#11

This helps so much. If you have access to a good local scene, you can almost always find someone better than you who’s willing to teach you the finer points of the game. Not sure if it’s possible for there to be a thriving local MvC2 scene anymore, but I suppose you can find someone to mentor you online as well.


#12

Born a winner baby!


#13

“A defeat learned from is more important than an empty victory.”

Look at your losses and figure out why you lost, then work on You never really stop improving.

As for a mentor, both Bretth and Josh360 are beastly at this game still.


#14

…stopped?

Lots of practice and forming an understanding of the play mechanics of a fighting game will get you far. However, if you play against other players, sometimes you’ll just lose. Besides, if you always won, that would be boring. Then you’d find a gremlin on the wing of the airplane. Then you’d find out you were Hitler. Then your wife Eva Braun would peel off her mask, revealing that she’s really a giant fly.

Uh, I really need to stop watching so much Futurama.

Seriously, though, I always wonder if fighting games get boring for the players who know them like the back of their hands. If it’s no longer a challenge, what’s the point?


#15

It’s not just about knowing the game. You also have to learn how to combat other players who also know the game like the back of their hands, and therein lies the challenge. There’s ALWAYS going to be a challenge because there will ALWAYS be players who are always going to push themselves to be better than they were before, and this includes players who win major tournaments.


#16

true. or else people would have stopped playing older games a long time ago, because they thought back then they knew them like the back of their hand.


#17

It took me about 2 to 3 months to perfect my Alpha 2 skills. This was back when I had to go to an arcade to practice. I won a couple tournaments. I quit Alpha 2 after that. I hated Alpha 3 so didn’t bother practicing.


#18

How do you guys know when you are making progress? I practice everyday, but I don’t see a difference.


#19

Practising how long (how long have you been playing the game)? and practising how (training mode? offline matches? online matches?)
Getting better takes time, lots of it. Certainly isn’t going to happen overnight. Those players who seem to win right when a game comes out? They’re either prodigys or more likely, they’ve taken experience from countless other games and have applied what they know to the new game in question.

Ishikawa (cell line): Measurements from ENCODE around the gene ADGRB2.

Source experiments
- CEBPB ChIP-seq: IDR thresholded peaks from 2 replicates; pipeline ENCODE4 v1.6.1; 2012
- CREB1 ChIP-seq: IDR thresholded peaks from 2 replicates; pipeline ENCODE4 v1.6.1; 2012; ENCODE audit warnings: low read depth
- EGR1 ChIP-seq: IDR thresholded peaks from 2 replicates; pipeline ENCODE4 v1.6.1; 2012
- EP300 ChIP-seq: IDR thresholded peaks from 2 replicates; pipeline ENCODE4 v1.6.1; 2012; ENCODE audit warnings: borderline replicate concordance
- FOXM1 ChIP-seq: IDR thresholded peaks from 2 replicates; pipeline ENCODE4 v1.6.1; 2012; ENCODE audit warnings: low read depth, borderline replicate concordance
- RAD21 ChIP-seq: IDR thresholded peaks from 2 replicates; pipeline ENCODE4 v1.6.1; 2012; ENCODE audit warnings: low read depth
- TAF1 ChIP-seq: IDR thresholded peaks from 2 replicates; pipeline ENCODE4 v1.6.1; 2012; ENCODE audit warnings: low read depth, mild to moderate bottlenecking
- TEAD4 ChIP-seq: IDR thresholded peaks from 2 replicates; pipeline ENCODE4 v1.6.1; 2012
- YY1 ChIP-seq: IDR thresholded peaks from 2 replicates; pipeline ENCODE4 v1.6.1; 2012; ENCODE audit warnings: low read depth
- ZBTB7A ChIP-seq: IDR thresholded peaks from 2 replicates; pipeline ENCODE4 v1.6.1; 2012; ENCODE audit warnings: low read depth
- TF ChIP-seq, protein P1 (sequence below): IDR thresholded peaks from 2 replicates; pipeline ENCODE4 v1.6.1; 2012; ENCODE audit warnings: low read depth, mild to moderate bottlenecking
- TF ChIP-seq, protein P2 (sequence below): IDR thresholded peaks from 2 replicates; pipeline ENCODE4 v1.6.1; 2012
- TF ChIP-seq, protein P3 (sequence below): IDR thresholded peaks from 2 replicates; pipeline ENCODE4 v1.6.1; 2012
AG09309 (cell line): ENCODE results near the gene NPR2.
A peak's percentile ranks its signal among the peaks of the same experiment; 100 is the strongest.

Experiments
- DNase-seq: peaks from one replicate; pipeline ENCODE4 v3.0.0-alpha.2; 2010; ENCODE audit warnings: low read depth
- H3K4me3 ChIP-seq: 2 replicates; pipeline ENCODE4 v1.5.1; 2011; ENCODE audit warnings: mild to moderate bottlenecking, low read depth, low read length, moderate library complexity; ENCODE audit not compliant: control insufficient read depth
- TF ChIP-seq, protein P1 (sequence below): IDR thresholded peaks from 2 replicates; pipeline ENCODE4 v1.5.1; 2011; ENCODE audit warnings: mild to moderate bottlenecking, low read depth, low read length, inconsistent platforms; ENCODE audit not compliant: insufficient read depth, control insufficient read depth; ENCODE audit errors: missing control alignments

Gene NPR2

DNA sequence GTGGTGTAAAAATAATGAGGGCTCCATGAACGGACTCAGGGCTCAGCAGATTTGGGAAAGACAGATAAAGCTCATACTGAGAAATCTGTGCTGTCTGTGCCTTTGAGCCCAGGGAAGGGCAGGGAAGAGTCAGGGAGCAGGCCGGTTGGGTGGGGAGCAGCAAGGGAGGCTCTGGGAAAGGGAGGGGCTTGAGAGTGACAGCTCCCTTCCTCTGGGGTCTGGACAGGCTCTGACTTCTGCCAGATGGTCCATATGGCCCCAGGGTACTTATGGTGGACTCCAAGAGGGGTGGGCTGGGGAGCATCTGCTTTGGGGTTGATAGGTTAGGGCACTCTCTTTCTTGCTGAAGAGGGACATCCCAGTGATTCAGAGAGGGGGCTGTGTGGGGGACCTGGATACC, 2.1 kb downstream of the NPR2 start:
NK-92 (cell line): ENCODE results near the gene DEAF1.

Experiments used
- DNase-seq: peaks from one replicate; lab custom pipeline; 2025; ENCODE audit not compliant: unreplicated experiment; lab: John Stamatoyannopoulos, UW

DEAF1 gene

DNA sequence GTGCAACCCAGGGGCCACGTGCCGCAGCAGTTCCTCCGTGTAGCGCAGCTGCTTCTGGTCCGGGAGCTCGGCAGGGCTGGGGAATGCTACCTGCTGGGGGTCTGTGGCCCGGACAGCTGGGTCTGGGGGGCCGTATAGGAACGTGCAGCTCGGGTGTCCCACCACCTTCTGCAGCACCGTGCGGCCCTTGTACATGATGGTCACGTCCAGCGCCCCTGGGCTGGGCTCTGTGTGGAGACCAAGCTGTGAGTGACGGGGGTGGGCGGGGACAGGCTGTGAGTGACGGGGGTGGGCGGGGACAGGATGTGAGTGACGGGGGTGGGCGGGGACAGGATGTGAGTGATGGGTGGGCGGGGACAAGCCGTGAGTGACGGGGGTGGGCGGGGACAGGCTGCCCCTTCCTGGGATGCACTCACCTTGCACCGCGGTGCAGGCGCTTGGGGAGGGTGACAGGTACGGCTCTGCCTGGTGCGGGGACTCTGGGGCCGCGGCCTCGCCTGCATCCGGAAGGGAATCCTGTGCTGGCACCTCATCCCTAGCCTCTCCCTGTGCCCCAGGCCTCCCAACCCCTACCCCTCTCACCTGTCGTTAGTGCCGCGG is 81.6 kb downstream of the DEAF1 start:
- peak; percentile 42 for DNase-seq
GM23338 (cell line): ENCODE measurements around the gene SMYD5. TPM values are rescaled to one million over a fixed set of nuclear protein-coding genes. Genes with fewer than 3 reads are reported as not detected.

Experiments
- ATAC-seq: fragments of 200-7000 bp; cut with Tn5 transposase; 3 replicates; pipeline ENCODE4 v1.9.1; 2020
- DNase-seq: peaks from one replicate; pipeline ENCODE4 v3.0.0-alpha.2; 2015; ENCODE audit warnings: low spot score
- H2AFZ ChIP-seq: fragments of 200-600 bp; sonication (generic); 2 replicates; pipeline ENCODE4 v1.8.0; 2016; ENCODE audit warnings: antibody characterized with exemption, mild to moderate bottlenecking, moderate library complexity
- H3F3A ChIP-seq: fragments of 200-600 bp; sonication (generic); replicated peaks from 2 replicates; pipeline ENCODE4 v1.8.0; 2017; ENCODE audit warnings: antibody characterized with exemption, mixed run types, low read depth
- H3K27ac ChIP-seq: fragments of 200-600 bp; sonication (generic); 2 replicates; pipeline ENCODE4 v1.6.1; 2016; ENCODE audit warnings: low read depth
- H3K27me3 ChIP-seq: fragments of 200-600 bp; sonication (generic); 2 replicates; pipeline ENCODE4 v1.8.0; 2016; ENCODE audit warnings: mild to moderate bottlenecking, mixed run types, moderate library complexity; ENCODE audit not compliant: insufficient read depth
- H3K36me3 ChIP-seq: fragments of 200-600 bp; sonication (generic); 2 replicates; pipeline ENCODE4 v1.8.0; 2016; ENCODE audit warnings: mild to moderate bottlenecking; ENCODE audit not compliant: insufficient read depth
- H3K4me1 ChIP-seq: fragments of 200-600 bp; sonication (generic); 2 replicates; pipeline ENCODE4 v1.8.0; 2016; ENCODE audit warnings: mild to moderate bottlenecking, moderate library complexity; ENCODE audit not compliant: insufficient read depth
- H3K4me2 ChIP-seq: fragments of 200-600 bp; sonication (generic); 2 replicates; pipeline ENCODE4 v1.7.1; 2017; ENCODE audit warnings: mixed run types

As for progress, that depends on how you define progress as well. You can spend countless hours mastering a combo, but that’ll be completely useless unless you can land a hit to start the combo (or you’re making a combo video) but hey. once you land that hit you’ll never ever screw it up. you’ve certainly made progress learning that combo even though it doesn’t reflect in matches being won.

Progress can really mean ANYTHING. I think you should set goals for yourself. Some people will say certain goals are good and others are bad. While I agree to a certain degree, I don’t think any goal will hurt you compared to not having a goal at all.

For me, starting ST was tough, the game’s been around for AGES. the best players (even the not so good players) know the game extremely well. I always tell people. When I first started, I had a 3-4 hour session with someone, and having a losing streak of around 70ish games.

Until I got to a point where I thought of myself as “decent” I set goals for myself like this:

Beat x player online casuals, (at all)
beat x player online casuals 20% of the time
Beat x player offline casuals
Beat x player offline casuals 20%…
Place Xth at a tourney

etc…etc… I find that’s probably the best way to measure progress is to simply count and keep track. Have something measurable. If you have goals, finding things that are measurable and keeping your motivation will be easier. And if you reach a goal which you have not accomplished before, then I would consider that progress.


#20

Learning new tech will usually make you a better player. Whether it’s an OS, a combo, a practical setup, etcetera. Or you can focus on being more patient and so on.

It’s not how long you practice, it’s what you practice and what you make a point to change in your gameplay.